U.S. Weather Events of October 2020
The month of October was a wild one for some people across the United States. Now that the 10th month of 2020 has passed, it’s time to take a look back at the weather highlights.
First up, hurricanes. Two hurricanes made landfall, both in Louisiana and both using a letter from the Greek alphabet, during the month of October 2020. Hurricane Delta made landfall near Creole, Louisiana on October 9th followed by Hurricane Zeta’s landfall near Cocodrie, LA on October 28th. Both storms brought heavy rainfall, storm surge, and strong winds damaging trees and leaving local residents in the dark.
Meanwhile to the north, an early-season winter storm brought feet of snow to portions of the Rocky Mountain Range, followed by historic temperatures. Potomac, MT dropped to -29 degrees Fahrenheit on October 25th, dipping to the coldest temperature so early in the season in the Lower 48.
Simultaneously, the largest wildfires in recorded history continued to burn across California and Colorado.
Colorado’s East Troublesome Fire explosively grew 100,000 acres in a single day, reaching the #2 spot (in acres burned) in the state’s history. At the end of October, it was second behind the Cameron Peak Fire, #1 largest in Colorado history and still burning (at that time). California’s Creek Fire continued to burn as the state’s single largest wildfire in history. Exceptional drought continued across much of the southwestern United States, while New England reached extreme to exceptional drought in October.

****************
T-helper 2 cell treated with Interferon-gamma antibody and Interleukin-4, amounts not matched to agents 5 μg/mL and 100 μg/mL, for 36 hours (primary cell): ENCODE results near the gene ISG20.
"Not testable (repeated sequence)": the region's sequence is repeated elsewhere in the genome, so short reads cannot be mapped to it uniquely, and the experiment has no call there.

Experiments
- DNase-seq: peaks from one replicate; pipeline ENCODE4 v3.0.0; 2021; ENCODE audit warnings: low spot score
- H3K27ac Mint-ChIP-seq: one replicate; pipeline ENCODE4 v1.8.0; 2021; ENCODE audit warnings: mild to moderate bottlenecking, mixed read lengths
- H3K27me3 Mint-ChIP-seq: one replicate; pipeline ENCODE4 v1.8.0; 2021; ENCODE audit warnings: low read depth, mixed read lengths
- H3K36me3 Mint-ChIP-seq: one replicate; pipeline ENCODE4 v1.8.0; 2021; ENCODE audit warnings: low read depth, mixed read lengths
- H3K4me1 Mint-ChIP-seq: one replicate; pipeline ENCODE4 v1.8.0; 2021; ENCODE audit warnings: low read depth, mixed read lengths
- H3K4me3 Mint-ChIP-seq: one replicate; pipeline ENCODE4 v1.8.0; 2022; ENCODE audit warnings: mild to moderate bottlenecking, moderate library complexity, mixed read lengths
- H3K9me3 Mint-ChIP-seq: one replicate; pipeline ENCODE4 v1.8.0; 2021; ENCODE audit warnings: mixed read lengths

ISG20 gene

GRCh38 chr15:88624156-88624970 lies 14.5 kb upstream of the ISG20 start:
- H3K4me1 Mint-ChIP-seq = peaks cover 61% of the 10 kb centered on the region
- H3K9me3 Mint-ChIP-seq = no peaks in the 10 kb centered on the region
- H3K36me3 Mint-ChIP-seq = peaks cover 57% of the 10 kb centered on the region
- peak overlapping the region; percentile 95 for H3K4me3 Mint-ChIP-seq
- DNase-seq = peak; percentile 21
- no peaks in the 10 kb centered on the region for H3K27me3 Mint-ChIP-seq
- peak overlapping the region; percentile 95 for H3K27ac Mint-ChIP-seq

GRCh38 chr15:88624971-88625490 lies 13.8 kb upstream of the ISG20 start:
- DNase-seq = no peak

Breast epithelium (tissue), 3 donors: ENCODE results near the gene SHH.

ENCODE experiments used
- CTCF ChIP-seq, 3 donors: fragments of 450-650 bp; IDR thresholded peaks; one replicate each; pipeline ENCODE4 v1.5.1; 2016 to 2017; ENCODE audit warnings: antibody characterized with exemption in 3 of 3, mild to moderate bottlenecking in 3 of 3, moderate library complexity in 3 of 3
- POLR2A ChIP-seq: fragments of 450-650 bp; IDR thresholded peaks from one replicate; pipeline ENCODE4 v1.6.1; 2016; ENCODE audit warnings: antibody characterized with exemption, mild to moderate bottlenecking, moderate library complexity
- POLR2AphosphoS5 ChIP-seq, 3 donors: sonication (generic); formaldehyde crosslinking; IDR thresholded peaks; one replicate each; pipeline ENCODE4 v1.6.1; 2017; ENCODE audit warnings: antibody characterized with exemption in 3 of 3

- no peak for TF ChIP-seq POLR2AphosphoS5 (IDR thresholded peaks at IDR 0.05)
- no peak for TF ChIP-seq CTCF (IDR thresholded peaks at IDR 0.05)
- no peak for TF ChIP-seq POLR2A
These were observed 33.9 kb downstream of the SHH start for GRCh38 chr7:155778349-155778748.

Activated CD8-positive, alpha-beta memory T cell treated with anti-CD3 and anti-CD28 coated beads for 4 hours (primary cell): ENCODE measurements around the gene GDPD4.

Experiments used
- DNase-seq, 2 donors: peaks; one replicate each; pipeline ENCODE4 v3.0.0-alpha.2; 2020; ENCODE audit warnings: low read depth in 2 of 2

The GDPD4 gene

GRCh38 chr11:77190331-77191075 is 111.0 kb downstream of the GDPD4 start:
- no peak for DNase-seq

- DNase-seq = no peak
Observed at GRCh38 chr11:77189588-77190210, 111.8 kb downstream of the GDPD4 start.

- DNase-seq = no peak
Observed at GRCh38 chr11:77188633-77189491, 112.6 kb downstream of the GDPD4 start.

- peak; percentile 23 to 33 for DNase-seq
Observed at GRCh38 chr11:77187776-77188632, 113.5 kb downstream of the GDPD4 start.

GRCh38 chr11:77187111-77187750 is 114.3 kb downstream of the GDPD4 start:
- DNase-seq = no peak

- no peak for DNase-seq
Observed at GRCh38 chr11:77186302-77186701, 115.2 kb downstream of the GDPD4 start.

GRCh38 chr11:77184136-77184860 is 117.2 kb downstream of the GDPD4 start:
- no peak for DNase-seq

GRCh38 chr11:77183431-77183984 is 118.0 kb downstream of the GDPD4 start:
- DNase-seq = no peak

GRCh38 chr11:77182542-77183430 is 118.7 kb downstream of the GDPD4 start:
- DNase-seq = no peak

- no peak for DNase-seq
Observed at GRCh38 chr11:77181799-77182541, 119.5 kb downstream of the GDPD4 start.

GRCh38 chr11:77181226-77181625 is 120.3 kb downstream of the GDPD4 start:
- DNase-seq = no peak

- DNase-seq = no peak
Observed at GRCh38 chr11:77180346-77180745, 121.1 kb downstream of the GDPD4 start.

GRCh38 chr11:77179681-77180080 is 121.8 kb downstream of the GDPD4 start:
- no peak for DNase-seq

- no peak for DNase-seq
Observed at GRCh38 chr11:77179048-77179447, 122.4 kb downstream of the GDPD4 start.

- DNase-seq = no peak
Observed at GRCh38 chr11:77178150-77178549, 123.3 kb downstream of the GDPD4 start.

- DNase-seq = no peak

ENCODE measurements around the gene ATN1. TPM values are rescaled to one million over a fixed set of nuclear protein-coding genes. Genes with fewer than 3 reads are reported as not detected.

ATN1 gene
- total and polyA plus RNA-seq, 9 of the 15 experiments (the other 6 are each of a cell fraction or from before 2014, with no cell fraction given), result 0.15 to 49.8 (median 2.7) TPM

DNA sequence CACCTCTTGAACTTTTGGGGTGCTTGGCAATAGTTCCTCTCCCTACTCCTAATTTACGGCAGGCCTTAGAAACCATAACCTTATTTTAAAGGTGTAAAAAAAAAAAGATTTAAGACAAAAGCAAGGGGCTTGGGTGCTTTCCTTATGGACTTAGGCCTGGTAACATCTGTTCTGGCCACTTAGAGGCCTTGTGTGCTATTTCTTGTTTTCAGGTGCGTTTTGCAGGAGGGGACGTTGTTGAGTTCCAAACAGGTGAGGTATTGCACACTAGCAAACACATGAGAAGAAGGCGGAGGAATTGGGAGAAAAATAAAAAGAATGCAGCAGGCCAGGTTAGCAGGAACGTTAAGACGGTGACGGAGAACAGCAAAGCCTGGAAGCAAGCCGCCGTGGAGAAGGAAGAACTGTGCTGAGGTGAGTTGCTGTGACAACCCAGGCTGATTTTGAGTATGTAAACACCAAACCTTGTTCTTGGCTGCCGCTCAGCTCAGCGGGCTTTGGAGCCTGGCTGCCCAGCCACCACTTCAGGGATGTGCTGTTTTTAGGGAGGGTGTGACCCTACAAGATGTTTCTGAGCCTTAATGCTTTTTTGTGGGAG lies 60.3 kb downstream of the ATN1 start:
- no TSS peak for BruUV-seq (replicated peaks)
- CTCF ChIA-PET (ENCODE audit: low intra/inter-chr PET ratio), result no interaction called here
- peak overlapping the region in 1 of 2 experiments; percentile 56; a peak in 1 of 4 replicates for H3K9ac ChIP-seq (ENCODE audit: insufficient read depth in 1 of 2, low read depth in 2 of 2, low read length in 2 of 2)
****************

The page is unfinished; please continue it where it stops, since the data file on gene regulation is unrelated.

Speaking of precipitation, even though some areas were very wet and others very dry, when you collectively look at precipitation in the United States during October 2020, it was exactly average. October 2020’s average precipitation was 2.16″, right on par for the month. However some locations experienced drought, while a number of cities had their snowiest Octobers on record.
The temperature profile for October 2020 featured warmer-than-average weather for the the East and West coast of the Lower 48. In the Central U.S., temperatures were cooler than average. In Alaska, the Chukchi Sea Ice extent was only 52% to average and was fourth-lowest in recorded history. And in Hawaii, dry weather persisted. In fact, there were cattle and deer fatalities in Molokai due to the drought, leading to reduced vegetation and water supplies.